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Thou could'st not endure
The tempest's wild power
Through night's dreary hour;

Then, pity the poor.
Remember the Poor!
The father is lying
In that hovel dying

With sickness of heart;
No voice cheers his dwelling
Of Jesus' love telling

Ere life shall depart.
Remember the Poor!
The widow is sighing,
The orphans are crying

Half-starving for bread;
With eagerness speed ye
To succour the needy,

Their helper is dead!
Remember the Poor!
The baby is sleeping,
Its cheeks wet with weeping,

On its mother's breast;
Whose cough, deep and hollow,
Foretells she'll soon follow

Her husband to rest!

Remember the Poor!
To him who aid lendeth,
Whatever be spendeth,

The Lord will repay;
And sweet thoughts shall cheer him,
And God's love be near him,

In his dying day! “ And if you will not hear our prayer, all that I can say, is, “God grant that you may never know what it is to have a cold hearth-stone and an empty table.' God grant that your children may never cry for bread, and there be none to help them!”–Rev. T. M. Clark.



THERE were other truths, living, conscious, energetic, before the Prophet; but the Prophet was the first living, conscious, energetic, preacher of the truth. He was endowed with no acuter perception than many earnest and honest men who preceded him; but he was the sincerest, the most upright, the most perspicacious when social incongruities began to be observable. When the Priest, aided by the Artist, had extended his triumphant do. minion over the credulous minds of an ignorant people, the despotism would be borne, for a time, with unquestioning patience and loyalty; because physical force must always yield to intellectual or moral force; and if at any period it gains a momentary supremacy, still, it is to intellectual or moral force that it owes it. Against the machinations of the priesthood, therefore, its dupes remained without defence. No combat could be more unequal than that between the rude, untamed, disjointed strengths of the mass, and the subtle, refined, compacted energies of their priestly deceivers. And the combat would ever have retained its monstrous inequality, but for the appearance of the Prophet. He brought to bear upon spiritual tyranny a power with which that tyranny had not previously contended, and which it, or any other tyranny, will never be able to overthrow. The priesthood dominated over the physical force of the people by means of intellectual force. And when their domination bad lasted for ages, the moral force of the Prophet rose to be the unceasing foe of the intellectual force of the Priest. A physical force is unable to make any permanent head against intellectual force; so is intellectual force unable to offer any decided or lasting opposition to the triumph of moral force. And it is this assurance, unquenchably vital in the heart, that clothes with a miraculous vigour the emancipators of their species, and rewards them with a miraculous success. If they did not know, if they did not feel that conscience has a diviner inspiration and a diviner sustainment than intellect, verily, verily they would be disposed to escape from the sickness,

the weariness, and the despair of their efforts, by dashing their burning brow against the cold sepulchre of human hopes.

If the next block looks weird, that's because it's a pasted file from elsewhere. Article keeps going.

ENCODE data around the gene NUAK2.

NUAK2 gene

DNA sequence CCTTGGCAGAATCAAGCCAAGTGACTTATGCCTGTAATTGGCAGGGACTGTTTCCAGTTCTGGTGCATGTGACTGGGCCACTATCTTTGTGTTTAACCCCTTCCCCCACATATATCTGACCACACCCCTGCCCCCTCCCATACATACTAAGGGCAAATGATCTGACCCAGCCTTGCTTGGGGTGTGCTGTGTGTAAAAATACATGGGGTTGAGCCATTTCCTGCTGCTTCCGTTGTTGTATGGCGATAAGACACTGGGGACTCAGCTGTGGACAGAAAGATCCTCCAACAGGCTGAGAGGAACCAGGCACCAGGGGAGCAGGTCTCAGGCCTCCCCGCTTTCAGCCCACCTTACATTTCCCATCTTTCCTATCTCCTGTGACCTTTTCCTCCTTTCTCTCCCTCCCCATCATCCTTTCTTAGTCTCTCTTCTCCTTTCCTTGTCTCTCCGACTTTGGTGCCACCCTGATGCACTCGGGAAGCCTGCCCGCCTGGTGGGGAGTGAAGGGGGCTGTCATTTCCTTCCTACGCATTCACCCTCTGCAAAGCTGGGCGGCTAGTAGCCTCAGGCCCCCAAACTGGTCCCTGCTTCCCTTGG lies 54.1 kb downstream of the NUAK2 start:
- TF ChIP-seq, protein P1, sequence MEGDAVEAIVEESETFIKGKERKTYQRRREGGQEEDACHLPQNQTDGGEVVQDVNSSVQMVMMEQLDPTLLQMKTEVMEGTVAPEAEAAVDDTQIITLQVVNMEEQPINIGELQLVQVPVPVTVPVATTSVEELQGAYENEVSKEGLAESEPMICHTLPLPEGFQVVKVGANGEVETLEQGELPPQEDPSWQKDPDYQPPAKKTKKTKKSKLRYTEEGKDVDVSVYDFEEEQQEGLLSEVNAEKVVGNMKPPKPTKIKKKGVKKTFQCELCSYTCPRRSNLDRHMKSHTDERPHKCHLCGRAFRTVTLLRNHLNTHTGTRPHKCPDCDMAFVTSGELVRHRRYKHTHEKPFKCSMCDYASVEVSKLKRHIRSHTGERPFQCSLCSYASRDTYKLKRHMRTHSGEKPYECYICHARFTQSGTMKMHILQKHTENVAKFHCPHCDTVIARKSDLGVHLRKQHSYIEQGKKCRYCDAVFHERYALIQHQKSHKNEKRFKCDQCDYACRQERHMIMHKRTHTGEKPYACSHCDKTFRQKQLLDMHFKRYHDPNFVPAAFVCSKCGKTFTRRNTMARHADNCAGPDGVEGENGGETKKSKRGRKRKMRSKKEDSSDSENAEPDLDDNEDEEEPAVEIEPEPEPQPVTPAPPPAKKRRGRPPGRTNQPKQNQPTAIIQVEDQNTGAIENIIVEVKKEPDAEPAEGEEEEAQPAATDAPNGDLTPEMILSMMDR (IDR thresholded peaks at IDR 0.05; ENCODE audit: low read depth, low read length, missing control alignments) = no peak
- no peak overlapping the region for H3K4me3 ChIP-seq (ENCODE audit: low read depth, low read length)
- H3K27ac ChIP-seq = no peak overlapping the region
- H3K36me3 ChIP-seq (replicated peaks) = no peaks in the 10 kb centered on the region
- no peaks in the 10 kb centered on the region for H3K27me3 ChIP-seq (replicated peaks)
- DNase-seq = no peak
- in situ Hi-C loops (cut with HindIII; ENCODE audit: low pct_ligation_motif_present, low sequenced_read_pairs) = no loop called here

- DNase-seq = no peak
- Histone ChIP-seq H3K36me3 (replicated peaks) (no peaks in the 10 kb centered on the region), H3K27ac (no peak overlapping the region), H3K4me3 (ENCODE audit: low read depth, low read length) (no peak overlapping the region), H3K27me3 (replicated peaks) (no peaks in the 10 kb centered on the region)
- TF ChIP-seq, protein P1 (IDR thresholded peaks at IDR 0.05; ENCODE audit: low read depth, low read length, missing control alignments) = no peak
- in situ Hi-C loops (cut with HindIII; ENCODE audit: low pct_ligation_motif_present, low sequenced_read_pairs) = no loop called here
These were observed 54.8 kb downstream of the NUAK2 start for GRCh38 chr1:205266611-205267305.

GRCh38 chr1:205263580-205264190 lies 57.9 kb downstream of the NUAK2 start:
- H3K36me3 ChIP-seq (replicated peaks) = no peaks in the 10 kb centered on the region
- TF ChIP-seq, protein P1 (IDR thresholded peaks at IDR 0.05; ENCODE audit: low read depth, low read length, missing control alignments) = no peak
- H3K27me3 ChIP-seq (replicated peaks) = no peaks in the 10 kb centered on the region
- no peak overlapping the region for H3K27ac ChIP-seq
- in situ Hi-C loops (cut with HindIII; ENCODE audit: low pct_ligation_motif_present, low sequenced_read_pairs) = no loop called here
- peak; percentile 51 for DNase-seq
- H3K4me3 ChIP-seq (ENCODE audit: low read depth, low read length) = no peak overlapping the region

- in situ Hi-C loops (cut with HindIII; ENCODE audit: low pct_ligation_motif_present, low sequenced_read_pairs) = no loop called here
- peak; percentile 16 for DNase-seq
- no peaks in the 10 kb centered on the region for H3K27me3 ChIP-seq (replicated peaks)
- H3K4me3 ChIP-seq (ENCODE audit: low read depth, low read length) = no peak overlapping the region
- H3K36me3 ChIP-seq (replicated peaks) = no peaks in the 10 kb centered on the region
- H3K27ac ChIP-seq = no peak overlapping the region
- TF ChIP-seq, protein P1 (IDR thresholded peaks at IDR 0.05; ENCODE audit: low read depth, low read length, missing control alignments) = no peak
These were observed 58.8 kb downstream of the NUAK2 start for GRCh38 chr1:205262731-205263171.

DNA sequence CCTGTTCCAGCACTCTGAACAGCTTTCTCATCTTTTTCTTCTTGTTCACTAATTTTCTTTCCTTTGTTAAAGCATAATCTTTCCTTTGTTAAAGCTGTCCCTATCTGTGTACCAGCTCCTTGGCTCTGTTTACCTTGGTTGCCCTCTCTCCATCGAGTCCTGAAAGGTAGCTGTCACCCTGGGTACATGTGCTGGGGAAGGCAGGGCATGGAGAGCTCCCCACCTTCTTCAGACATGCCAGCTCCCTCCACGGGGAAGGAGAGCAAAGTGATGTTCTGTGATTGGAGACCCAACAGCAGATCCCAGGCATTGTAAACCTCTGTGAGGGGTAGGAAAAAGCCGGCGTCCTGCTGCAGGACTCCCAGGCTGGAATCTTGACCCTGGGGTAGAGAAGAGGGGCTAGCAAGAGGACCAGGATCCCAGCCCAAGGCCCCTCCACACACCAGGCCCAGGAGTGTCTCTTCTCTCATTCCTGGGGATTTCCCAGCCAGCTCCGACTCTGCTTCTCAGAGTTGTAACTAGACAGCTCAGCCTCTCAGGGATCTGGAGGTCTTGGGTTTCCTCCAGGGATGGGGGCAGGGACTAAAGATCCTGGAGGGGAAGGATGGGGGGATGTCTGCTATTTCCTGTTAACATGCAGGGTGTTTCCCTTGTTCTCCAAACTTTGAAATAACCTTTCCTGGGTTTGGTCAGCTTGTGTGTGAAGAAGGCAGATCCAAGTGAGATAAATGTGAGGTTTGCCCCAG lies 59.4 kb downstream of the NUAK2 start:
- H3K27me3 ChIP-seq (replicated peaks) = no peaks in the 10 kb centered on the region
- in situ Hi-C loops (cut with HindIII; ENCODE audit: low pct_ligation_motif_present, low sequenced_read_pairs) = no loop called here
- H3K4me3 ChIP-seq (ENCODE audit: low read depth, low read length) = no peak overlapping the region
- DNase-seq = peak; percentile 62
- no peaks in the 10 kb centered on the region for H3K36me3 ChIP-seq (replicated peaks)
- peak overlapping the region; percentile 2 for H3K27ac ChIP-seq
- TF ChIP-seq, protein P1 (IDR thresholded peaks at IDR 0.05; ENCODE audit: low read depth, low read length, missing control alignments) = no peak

Notwithstanding that the first Prophet who appeared was the impersonation of moral force, as opposed to the corporate embodiment of intellectual force in the priesthood, yet the first Prophet must have been a Priest. It is impossible to conceive such a combination of advantages as the first Propbet required, without admitting the influence of sacerdotal education. Every ray of light being studiously kept from piercing the benighted mind of the community; all modes and degrees of instruction being exclusively reserved for those who were to minister at the altar, and who were to assist in keeping up an iniquitous delusion; no possibility of culture, apart from this, remained by which a young soul, however noble, could be nourished and prepared for a strenuous mission. A peasant may spring from the midst of his peasant brethren, to grasp the standard of patriotic freedom; but there is no instance of the peasant growing into the Prophet, without a tincture of more expansive conceptions than could have been gathered from the peasant's life. Even Jesus is not an exception to this. He had a peasant's birth and a peasant's position; but there is convincing evidence that he had an intimate and comprehensive acquaintance with all that the most learned of his country then knew, and especially with the minutest tenets of bis country's various sects. Signal injustice has been done to this greatest of God's Prophets, by regarding him as so far placed above the need and the sphere of human science, as to trample it under foot. As if the Deity in any of the administrations of his Providence, would not choose the fittest instruments for the accomplishment of their results. And surely Jesus could not have been better suited for the proclaimer of a religious revolution, by being uncultured and uninformed, than by being what he really was—a Prophet bold and wise, with a Priest's erudition. Jesus entered on his career as a teacher, at a time of comparative civilization; how much more, then, in the rude ages of man's early bistory, must a far wider range of information have been demanded for the Prophet, than that which any popular source afforded! Priest, therefore, the first Prophet must have been, initiated from a child into sacerdotal ideas and babits; imbued with sacerdotal predilections; identified with the sacerdotal destiny ;-slowly, most slowly would conscience utter its monitions to his soul. Lingering would be the process by which doubt found an entrance; more lingering still, the process by which doubt grew into certainty. Doubt would be suggested by two circumstances to the Prophet's mind. It would be suggested by the singular contrast between the pompous modes of worship of which he was a minister, and those simple and unadorned modes wbich his countrymen formerly observed, and of which tradition preserved the memory. It would be suggested also, by the no less singular contrast between the isoteric or secret doctrines which the priesthood taught to its disciples, and the exoteric or public doctrines which it inculcated upon the people. When his fancy wandered back to the period when the Hero was the only god, and the Patriarch and the Poet the only Priests, he could not help perceiving that then the manners of men were more unsophisticated—their energies more free and individual their passions less headlong and violent—their being less thwarted, and darkened, and misused, by sensuality and selfishness. To what, after deep and mournful consideration, could he fail attributing this, but in a great measure to the corrupting influences of the priestly system? For was it not manifest, that as the priesthood grew stronger, and their machinery more complicated, all social agencies were more completely placed under their control? What conclusion more inevitable, consequently, than that the way to improve the character of the people, would be to return to the purity and the simplicity of the ancient worship? The mind that had arrived at this conclusion, would be easily disposed to dwell with sorrow, and shame, and anger, on the startling wrong that willingly gave falsehoods to the vulgar, and retained truths, as the intellectual monopoly of a narrow corporation. This would seem even a more flagrant sin against mankind, than the successive construction of the outward glorious, in the observances of religion to fascinate the sense. With these two feelings, gradually growing deeper and intenser, the Prophet would at last pause before the question, whether he ought in some form to express his opinions, or to smother them for ever in his own bosom. With the dim notions of duty, which were all that he had the means of obtaining, and indisposed, both by his priestly education and priestly position, to speak out his sentiments, terrible would be the contest of opposing motives before a decision was evolved. And when at last sympathy, and conviction, and the good_which in a good nature never dies-gained the mastery, another question would succeed, bearing on the best means of communicating what had so long and so agonisingly heaved in the breast. The Prophet, yet timid, and fearing the power of the mighty corporation to which he was professionally attached, and not yet cherishing the slightest idea of detaching himself from it, would imagine that the safest and the surest way would be to make the younger members of the priesthood participants of his plans, and, above all, those who were linked to him by friendly relations. But this amical participation could only be of short continuance. Some indiscretion, or some treason on the part of those to whom the schemes of reform had been communicated, would rouse the more influential and the more conservative portion of the priesthood. And what would they do in consequence of this novelty of aggression on their hitherto unquestioned empire? They would not kill the Prophet; for they would not attribute sufficient importance to what he, an unsupported individual, could do against a universally revered corporation; or to what he, the representative of moral force, could do against them, the representatives of intellectual force. They would not ignominiously expel him from their body, for that would excite a doubt on their infallibility; touching which, no whisper of scepticism had yet been breathed. They would, therefore, admonish him to reflect; which means, that reflection on a hated subject is to cease; and they would admonish him to be silent; which means, that the loudest, most obstreperous praises, should be given to what the heart condemns. And reflect he would, and silent he would be for a time; but not exactly according to their views of reflection and of silence. And reflection and silence would bring before him a still more awful question than any of those to which he had already